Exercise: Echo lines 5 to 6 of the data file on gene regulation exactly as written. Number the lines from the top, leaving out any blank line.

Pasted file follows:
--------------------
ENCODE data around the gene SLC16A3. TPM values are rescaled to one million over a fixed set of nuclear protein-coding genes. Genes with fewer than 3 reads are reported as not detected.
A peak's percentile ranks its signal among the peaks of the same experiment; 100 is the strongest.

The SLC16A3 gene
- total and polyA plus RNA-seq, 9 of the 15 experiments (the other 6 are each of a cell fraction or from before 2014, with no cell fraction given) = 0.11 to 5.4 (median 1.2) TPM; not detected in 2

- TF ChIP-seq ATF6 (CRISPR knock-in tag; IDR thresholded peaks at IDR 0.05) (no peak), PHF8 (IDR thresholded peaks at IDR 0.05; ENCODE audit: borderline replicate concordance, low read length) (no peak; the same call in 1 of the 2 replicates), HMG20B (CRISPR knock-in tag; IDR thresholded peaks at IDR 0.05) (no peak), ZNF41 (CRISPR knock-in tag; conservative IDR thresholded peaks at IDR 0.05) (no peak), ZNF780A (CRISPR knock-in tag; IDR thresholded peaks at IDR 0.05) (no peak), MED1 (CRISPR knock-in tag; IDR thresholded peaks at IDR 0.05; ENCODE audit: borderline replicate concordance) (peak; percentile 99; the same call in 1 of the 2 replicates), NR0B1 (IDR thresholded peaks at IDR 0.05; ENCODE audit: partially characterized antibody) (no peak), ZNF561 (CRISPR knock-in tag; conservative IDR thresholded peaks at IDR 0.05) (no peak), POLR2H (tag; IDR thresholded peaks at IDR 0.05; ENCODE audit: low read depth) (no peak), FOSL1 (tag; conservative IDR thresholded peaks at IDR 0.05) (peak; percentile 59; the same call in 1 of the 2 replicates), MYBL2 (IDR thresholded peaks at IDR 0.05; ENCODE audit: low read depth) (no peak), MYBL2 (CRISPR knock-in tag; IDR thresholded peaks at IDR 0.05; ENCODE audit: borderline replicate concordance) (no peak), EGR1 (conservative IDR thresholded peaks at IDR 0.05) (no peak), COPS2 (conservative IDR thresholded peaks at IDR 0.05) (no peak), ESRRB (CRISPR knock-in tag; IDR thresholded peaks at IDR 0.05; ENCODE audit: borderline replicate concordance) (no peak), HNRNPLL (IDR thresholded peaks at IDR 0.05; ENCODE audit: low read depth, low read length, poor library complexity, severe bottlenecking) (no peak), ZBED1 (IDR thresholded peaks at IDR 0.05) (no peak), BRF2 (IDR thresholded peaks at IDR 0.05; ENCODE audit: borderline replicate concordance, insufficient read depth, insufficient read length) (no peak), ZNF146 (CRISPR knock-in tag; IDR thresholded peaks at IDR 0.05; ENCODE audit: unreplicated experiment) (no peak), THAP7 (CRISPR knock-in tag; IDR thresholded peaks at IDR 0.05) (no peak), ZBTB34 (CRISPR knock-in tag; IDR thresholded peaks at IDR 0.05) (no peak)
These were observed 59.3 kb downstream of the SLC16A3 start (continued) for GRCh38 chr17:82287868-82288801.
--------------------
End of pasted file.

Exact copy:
- TF ChIP-seq ATF6 (CRISPR knock-in tag; IDR thresholded peaks at IDR 0.05) (no peak), PHF8 (IDR thresholded peaks at IDR 0.05; ENCODE audit: borderline replicate concordance, low read length) (no peak; the same call in 1 of the 2 replicates), HMG20B (CRISPR knock-in tag; IDR thresholded peaks at IDR 0.05) (no peak), ZNF41 (CRISPR knock-in tag; conservative IDR thresholded peaks at IDR 0.05) (no peak), ZNF780A (CRISPR knock-in tag; IDR thresholded peaks at IDR 0.05) (no peak), MED1 (CRISPR knock-in tag; IDR thresholded peaks at IDR 0.05; ENCODE audit: borderline replicate concordance) (peak; percentile 99; the same call in 1 of the 2 replicates), NR0B1 (IDR thresholded peaks at IDR 0.05; ENCODE audit: partially characterized antibody) (no peak), ZNF561 (CRISPR knock-in tag; conservative IDR thresholded peaks at IDR 0.05) (no peak), POLR2H (tag; IDR thresholded peaks at IDR 0.05; ENCODE audit: low read depth) (no peak), FOSL1 (tag; conservative IDR thresholded peaks at IDR 0.05) (peak; percentile 59; the same call in 1 of the 2 replicates), MYBL2 (IDR thresholded peaks at IDR 0.05; ENCODE audit: low read depth) (no peak), MYBL2 (CRISPR knock-in tag; IDR thresholded peaks at IDR 0.05; ENCODE audit: borderline replicate concordance) (no peak), EGR1 (conservative IDR thresholded peaks at IDR 0.05) (no peak), COPS2 (conservative IDR thresholded peaks at IDR 0.05) (no peak), ESRRB (CRISPR knock-in tag; IDR thresholded peaks at IDR 0.05; ENCODE audit: borderline replicate concordance) (no peak), HNRNPLL (IDR thresholded peaks at IDR 0.05; ENCODE audit: low read depth, low read length, poor library complexity, severe bottlenecking) (no peak), ZBED1 (IDR thresholded peaks at IDR 0.05) (no peak), BRF2 (IDR thresholded peaks at IDR 0.05; ENCODE audit: borderline replicate concordance, insufficient read depth, insufficient read length) (no peak), ZNF146 (CRISPR knock-in tag; IDR thresholded peaks at IDR 0.05; ENCODE audit: unreplicated experiment) (no peak), THAP7 (CRISPR knock-in tag; IDR thresholded peaks at IDR 0.05) (no peak), ZBTB34 (CRISPR knock-in tag; IDR thresholded peaks at IDR 0.05) (no peak)
These were observed 59.3 kb downstream of the SLC16A3 start (continued) for GRCh38 chr17:82287868-82288801.